Jo Ann Howard and Associates, P.C. et al v. Cassity et al
MEMORANDUM AND ORDER. (see order for details) IT IS HEREBY ORDERED that "National City's Motion for Reconsideration and Clarification" [ECF No. 1569 ] is DENIED. Signed by District Judge E. Richard Webber on 07/15/2014. (CBL)
UNITED STATES DISTRICT COURT
EASTERN DISTRICT OF MISSOURI
JO ANN HOWARD &
ASSOCIATES, P.C., et al.,
J. DOUGLAS CASSITY, et al.,
Case No. 4:09CV01252 ERW
MEMORANDUM AND ORDER
This matter comes before the Court on “National City‟s Motion for Reconsideration and
Clarification” [ECF No. 1569]. In this Motion, National City urges the Court to reconsider its
May 9, 2014 Memorandum and Order [ECF No. 1535].
This litigation arises out of an alleged scheme by the owners, directors, officers,
employees, attorneys, and consultants of three entities -- National Prearranged Services, Inc.
(ANPS@), Lincoln Memorial Insurance Company (ALincoln@), and Memorial Service Life
Insurance Company (AMemorial@) -- to defraud funeral homes and consumers in the sale of
pre-need funeral service contracts, and to re-direct the funds received from the sale of those
products to other related entities and certain individual parties.
On April 8, 2008, the Texas Commissioner of Insurance placed Lincoln under a consent
order, finding, among other things, that Lincoln had failed to comply with certain laws, and that
several states had suspended Lincoln=s certificate of authority, or otherwise prohibited Lincoln
from issuing policies within their borders. An arbitration proceeding arising out of a reinsurance
agreement between Lincoln and Hannover Life Reassurance Company of America (AHannover@)
began on April 14, 2008.
Hannover, who had reinsured some of Lincoln=s insurance policies in exchange for
premium payments, sought in excess of $28 million for damages caused by Lincoln=s
misconduct. In response, Lincoln asserted Hannover wrongfully accused Lincoln of fraud and
other deliberate misconduct, claimed the arbitration expenses had brought it to the brink of
insolvency, and contended Hannover should pay Lincoln over $50 million in compensatory
damages. Lincoln also sought $200 million in punitive damages on the basis of Hannover=s
Agrotesque conduct@ during the arbitration proceeding.
Several weeks after Lincoln was placed under the April 8, 2008 consent order, top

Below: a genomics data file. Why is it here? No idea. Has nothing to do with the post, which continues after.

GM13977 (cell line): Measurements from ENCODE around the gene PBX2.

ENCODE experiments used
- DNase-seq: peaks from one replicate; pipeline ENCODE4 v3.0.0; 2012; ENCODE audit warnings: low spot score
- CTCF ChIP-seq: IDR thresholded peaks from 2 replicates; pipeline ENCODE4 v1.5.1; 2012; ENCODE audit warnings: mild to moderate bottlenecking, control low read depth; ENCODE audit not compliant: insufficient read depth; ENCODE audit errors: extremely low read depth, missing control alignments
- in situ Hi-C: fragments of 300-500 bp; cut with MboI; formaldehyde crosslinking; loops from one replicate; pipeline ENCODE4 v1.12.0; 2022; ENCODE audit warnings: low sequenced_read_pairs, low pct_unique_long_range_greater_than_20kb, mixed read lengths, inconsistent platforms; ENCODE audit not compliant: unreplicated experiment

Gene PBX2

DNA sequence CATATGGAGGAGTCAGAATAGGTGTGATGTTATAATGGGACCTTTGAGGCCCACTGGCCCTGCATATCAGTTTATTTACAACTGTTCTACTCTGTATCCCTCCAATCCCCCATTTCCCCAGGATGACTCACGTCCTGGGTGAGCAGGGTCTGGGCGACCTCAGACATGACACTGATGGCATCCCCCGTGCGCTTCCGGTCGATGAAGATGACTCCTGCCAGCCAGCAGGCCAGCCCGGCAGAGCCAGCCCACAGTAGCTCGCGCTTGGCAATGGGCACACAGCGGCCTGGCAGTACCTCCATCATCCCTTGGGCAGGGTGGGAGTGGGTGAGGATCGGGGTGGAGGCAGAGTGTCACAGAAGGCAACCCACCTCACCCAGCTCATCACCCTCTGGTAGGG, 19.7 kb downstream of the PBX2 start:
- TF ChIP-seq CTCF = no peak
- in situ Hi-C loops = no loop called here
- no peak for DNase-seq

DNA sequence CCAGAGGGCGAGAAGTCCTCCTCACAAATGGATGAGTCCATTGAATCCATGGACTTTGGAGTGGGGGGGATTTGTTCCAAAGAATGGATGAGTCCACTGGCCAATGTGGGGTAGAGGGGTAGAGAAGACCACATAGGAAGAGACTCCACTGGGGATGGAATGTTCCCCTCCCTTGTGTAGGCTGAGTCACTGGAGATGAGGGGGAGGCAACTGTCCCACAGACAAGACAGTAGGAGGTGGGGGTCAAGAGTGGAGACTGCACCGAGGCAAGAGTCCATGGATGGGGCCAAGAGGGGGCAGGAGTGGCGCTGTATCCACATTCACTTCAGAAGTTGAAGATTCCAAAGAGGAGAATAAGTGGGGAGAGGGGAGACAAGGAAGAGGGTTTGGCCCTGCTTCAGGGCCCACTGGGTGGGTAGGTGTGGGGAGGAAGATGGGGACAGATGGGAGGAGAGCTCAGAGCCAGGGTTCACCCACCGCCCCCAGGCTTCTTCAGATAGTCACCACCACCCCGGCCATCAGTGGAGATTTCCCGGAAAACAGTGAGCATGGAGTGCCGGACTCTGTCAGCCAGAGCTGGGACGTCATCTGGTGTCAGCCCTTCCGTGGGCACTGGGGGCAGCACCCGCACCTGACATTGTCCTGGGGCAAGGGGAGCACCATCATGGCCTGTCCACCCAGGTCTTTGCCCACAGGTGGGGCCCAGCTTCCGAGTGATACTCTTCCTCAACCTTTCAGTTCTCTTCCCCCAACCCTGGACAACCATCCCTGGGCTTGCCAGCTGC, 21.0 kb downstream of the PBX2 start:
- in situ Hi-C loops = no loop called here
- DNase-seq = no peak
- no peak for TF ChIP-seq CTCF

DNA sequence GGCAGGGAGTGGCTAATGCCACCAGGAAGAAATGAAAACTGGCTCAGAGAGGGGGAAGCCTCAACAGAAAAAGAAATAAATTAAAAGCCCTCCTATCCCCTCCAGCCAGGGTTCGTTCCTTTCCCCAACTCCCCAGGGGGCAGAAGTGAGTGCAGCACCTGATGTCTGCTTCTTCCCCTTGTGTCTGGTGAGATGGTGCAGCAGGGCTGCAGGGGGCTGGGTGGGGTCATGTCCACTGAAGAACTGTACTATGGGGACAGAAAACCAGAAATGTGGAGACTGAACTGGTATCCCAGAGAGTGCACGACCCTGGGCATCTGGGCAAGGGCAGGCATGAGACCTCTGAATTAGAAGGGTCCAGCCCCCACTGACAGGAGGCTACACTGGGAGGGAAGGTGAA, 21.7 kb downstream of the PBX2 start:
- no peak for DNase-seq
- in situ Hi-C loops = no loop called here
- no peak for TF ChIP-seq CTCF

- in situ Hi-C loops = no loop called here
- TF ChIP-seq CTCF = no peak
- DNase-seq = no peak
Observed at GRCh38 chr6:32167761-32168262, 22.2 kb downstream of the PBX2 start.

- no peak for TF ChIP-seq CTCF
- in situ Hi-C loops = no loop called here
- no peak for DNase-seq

Lincoln officials refused to testify in the Hannover arbitration. The arbitration hearing
concluded on April 25, 2008, without any Lincoln witness testifying. The alleged scheme
ultimately resulted in causing the Texas Department of Insurance to declare the Lincoln, NPS,
and Memorial insolvent, and to petition for an order of rehabilitation in a Texas state court.
On May 13, 2008, Lincoln entered into a ARule 11 Agreement@ with the Texas
Department of Insurance, consenting to receivership, an agreed Rehabilitation Order, and a
permanent injunction. On May 14, 2008, the Texas Receivership Court entered its Order,
appointing the Commissioner of Insurance for the State of Texas as Receiver for Rehabilitation
(ARehabilitator@), finding Lincoln to be in a hazardous financial condition, and granting the
Rehabilitator all title to Lincoln=s property. The Texas Receivership Court issued an automatic
stay under Texas Insurance Code ' 443.008, and entered a permanent injunction that, among
other things, enjoined arbitration against Lincoln, and prohibited persons or any other legal
entities from making any claim, charge or offset against the defendant entities, their property, or
the Rehabilitator [ECF No. 925-8]. The Rehabilitator subsequently appointed Plaintiff Jo Ann
Howard & Associates, P.C., to serve as the Special Deputy Receiver (ASDR@) of NPS, Lincoln,
and Memorial. On September 22, 2008, the receivership court entered an order approving the
liquidation of Lincoln, and permanently staying the Hannover arbitration.
In the instant case, the SDR has asserted, against numerous defendants, claims such as
violation of the RICO Act, 18 U.S.C. ' 1962(d); breach of fiduciary duty; and gross negligence.
Other plaintiffs include national and individual state life and health insurance guaranty
associations. Plaintiffs= Third Amended Complaint (ATAC@) names over forty defendants,
including Defendants National City Bank and PNC Bank (collectively referred to as ANational
City@). The TAC asserts claims against National City for breach of fiduciary duty, and
negligence and gross negligence. In its Answer to Plaintiffs= TAC, National City asserts, among
others, the affirmative defense that Plaintiffs failed to mitigate any damages they may have
suffered [ECF No. 1018 at 93].
National City recently served Peter A. Scarpato with a subpoena, requesting production of
an unissued arbitration award from the 2008 arbitration proceeding between Hannover and
Lincoln [ECF Nos. 1437, 1437-1]. Mr. Scarpato was the umpire for the Hannover arbitration.
The requested award was never issued because the Texas Receivership Court permanently stayed
the arbitration matter, when it placed Lincoln into rehabilitation.
On March 6, 2014, Plaintiffs filed “Plaintiffs‟ Motion to Strike National City Bank‟s
Failure to Mitigate Damages Defense and Quash Its Subpoena” [ECF No. 1437]. Upon National